It is within this vacuum that Naxalite groups have made headway.  Villages in Ranchi District that were untouched by Naxalism in 2000 are now hotbeds of Naxalite activity.  As the anthropologist Alpa Shah has shown, not all of these Naxals are the poorest of the poor.  Nor are many of them imbued with Maoist ideology.  Sometimes it is boys from better placed tribal – and non-tribal – families who are muscling in on local businesses and government, offering protection in return for payoffs and contracts.  All forms of government resemble organised protection rackets to a degree, albeit some are more democratic than others.  But it is the failure of government and formal politics that has provided the seed-bed for the rapid rise of so-called Naxalism in Jharkhand.  And it will take some time to recover ground lost since 2000.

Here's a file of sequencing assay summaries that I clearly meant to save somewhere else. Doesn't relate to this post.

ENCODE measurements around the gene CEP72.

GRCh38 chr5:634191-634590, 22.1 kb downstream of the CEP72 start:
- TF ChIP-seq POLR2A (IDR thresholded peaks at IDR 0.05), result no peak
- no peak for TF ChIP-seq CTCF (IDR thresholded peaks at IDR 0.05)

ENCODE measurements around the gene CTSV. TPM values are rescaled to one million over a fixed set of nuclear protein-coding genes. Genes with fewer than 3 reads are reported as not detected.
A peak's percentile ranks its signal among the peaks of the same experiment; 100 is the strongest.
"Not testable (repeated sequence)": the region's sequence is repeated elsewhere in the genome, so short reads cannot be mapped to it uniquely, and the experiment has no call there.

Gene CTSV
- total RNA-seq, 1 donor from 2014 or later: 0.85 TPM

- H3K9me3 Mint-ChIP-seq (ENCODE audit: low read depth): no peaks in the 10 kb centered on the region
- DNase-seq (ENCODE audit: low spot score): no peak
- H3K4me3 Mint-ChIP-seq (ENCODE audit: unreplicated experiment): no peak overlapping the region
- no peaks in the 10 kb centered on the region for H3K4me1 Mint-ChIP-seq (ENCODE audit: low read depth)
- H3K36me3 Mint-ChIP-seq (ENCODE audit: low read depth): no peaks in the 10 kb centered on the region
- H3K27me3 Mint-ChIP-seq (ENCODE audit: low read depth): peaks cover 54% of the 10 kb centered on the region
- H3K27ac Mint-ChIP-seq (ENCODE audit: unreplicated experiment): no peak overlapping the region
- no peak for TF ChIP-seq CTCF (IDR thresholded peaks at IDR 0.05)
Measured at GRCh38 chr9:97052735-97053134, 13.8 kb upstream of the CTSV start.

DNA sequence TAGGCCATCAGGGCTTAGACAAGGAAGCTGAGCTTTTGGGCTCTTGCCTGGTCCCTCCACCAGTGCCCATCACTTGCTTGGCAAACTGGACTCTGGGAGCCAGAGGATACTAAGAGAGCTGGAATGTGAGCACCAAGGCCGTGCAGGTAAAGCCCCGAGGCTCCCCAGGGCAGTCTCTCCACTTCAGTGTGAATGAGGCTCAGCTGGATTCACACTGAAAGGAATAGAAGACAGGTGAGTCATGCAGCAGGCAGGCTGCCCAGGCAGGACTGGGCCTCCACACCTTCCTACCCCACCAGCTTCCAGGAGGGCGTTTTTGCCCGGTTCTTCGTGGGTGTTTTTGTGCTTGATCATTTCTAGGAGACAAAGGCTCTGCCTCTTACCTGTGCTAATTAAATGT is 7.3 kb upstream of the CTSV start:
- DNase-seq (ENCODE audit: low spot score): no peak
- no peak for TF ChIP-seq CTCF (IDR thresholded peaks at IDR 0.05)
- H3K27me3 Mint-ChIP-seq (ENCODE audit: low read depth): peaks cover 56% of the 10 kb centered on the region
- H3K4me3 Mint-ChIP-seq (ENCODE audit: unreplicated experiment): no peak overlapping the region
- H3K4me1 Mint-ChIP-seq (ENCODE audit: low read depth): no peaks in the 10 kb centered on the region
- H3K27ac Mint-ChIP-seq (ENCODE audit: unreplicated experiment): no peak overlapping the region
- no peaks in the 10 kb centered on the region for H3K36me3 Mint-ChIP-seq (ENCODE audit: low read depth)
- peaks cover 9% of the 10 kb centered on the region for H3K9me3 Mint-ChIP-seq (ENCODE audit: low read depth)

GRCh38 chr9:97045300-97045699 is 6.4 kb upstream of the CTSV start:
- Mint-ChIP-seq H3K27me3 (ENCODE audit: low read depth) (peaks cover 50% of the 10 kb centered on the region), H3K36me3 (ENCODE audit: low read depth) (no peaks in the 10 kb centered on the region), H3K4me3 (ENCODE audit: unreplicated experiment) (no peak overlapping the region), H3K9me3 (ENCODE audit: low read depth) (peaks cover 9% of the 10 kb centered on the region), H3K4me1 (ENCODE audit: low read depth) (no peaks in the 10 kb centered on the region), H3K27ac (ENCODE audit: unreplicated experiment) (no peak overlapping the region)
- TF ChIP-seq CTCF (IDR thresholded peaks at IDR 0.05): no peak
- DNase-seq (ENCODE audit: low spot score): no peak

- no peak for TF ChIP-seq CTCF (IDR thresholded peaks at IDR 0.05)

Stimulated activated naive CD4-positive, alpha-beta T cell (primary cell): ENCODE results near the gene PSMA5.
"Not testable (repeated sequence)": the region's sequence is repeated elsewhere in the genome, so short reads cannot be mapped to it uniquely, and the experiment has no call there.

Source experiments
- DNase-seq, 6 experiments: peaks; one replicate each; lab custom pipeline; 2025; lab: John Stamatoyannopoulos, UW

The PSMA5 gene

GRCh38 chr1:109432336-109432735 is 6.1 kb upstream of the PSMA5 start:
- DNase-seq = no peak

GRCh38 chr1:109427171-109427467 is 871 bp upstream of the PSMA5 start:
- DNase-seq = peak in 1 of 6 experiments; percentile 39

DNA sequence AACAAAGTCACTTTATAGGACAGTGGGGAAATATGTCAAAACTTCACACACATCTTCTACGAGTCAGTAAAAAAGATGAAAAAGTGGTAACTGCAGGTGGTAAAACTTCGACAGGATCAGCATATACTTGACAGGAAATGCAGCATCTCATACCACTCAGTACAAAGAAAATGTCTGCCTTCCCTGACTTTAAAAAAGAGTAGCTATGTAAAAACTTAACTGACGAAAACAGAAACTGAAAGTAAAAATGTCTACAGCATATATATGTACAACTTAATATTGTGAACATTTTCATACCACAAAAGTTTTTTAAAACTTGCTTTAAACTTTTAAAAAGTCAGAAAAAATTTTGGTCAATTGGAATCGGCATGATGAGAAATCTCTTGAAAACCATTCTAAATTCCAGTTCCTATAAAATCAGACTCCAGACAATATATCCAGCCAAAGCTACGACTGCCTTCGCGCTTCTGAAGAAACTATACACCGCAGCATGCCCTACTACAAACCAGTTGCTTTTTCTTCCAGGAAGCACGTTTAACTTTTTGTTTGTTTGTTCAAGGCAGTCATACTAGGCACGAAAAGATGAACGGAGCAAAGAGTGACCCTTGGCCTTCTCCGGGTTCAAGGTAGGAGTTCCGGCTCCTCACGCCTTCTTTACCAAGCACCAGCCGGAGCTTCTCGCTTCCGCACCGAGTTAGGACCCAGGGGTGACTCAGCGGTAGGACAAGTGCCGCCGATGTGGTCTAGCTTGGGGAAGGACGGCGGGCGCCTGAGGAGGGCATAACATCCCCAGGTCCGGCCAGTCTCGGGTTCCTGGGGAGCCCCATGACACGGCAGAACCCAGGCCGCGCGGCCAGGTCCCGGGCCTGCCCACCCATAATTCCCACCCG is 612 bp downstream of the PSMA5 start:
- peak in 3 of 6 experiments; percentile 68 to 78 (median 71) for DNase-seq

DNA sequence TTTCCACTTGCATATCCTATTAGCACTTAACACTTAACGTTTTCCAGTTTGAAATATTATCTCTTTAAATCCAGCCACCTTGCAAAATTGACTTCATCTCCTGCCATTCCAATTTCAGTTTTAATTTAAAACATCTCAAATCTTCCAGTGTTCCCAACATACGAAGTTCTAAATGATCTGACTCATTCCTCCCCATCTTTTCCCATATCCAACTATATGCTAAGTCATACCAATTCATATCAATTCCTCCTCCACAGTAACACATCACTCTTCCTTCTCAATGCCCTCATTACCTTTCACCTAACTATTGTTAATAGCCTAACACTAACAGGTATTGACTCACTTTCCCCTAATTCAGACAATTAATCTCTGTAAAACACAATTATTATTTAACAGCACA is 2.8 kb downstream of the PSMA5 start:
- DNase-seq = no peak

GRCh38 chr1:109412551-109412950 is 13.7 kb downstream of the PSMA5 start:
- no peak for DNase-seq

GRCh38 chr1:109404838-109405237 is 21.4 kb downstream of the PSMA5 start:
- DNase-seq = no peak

Meanwhile, Shibu Soren is back in Jharkhand, having had his conviction for conspiracy to murder overturned in 2007 by the Delhi High Court.  Sadly, there are few signs that ordinary Jharkhandis will soon be bailed out of their woes.  For them, the creation of Jharkhand has been a huge disappointment, as much a tragedy as a farce.

Stuart Corbridge is Professor of Human Geography at the Development Studies Institute, London School of Economics.

India in Transition (IiT) is published by the Center for the Advanced Study of India (CASI) of the University of Pennsylvania. All viewpoints, positions, and conclusions expressed in IiT are solely those of the author(s) and not specifically those of CASI.